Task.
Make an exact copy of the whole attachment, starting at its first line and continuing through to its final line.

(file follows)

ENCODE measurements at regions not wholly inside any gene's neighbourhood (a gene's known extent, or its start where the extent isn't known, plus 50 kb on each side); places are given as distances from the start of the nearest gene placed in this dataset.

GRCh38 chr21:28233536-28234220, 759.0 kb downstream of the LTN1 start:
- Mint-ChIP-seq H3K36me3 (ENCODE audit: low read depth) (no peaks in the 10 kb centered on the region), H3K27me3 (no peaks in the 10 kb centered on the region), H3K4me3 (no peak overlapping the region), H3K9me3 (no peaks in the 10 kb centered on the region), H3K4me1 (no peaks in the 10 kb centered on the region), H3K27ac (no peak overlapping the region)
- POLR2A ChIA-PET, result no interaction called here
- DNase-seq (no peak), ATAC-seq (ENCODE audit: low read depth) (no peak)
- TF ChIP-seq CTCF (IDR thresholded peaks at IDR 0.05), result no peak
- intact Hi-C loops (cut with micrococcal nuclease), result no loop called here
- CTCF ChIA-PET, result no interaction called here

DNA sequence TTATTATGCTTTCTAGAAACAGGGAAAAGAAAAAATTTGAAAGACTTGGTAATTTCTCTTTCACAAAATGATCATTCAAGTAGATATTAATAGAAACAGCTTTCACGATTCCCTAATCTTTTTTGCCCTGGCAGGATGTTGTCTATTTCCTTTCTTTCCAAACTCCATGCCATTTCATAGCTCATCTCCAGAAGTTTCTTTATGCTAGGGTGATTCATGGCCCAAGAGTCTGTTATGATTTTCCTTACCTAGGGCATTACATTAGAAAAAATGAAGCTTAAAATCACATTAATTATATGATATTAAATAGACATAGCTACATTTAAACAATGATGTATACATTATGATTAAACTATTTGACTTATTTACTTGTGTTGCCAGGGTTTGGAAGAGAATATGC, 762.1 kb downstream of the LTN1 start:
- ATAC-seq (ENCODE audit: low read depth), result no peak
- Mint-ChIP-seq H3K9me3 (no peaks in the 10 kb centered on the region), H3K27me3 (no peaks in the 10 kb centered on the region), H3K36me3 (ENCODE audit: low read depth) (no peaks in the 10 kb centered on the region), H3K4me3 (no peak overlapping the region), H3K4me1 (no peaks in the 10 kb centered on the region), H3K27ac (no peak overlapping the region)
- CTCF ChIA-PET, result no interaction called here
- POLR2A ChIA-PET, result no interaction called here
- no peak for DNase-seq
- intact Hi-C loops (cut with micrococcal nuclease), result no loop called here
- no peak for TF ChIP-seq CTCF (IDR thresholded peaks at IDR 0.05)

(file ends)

ENCODE measurements at regions not wholly inside any gene's neighbourhood (a gene's known extent, or its start where the extent isn't known, plus 50 kb on each side); places are given as distances from the start of the nearest gene placed in this dataset.

GRCh38 chr21:28233536-28234220, 759.0 kb downstream of the LTN1 start:
- Mint-ChIP-seq H3K36me3 (ENCODE audit: low read depth) (no peaks in the 10 kb centered on the region), H3K27me3 (no peaks in the 10 kb centered on the region), H3K4me3 (no peak overlapping the region), H3K9me3 (no peaks in the 10 kb centered on the region), H3K4me1 (no peaks in the 10 kb centered on the region), H3K27ac (no peak overlapping the region)
- POLR2A ChIA-PET, result no interaction called here
- DNase-seq (no peak), ATAC-seq (ENCODE audit: low read depth) (no peak)
- TF ChIP-seq CTCF (IDR thresholded peaks at IDR 0.05), result no peak
- intact Hi-C loops (cut with micrococcal nuclease), result no loop called here
- CTCF ChIA-PET, result no interaction called here

DNA sequence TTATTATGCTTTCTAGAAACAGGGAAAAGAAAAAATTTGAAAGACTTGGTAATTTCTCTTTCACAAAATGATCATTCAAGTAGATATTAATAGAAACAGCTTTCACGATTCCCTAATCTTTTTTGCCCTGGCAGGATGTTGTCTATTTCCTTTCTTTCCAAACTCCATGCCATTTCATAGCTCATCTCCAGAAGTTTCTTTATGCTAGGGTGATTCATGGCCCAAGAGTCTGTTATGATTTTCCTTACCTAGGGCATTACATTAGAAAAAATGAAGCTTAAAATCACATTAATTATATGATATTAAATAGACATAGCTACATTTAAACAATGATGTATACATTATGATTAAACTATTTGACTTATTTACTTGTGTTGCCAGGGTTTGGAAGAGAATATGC, 762.1 kb downstream of the LTN1 start:
- ATAC-seq (ENCODE audit: low read depth), result no peak
- Mint-ChIP-seq H3K9me3 (no peaks in the 10 kb centered on the region), H3K27me3 (no peaks in the 10 kb centered on the region), H3K36me3 (ENCODE audit: low read depth) (no peaks in the 10 kb centered on the region), H3K4me3 (no peak overlapping the region), H3K4me1 (no peaks in the 10 kb centered on the region), H3K27ac (no peak overlapping the region)
- CTCF ChIA-PET, result no interaction called here
- POLR2A ChIA-PET, result no interaction called here
- no peak for DNase-seq
- intact Hi-C loops (cut with micrococcal nuclease), result no loop called here
- no peak for TF ChIP-seq CTCF (IDR thresholded peaks at IDR 0.05)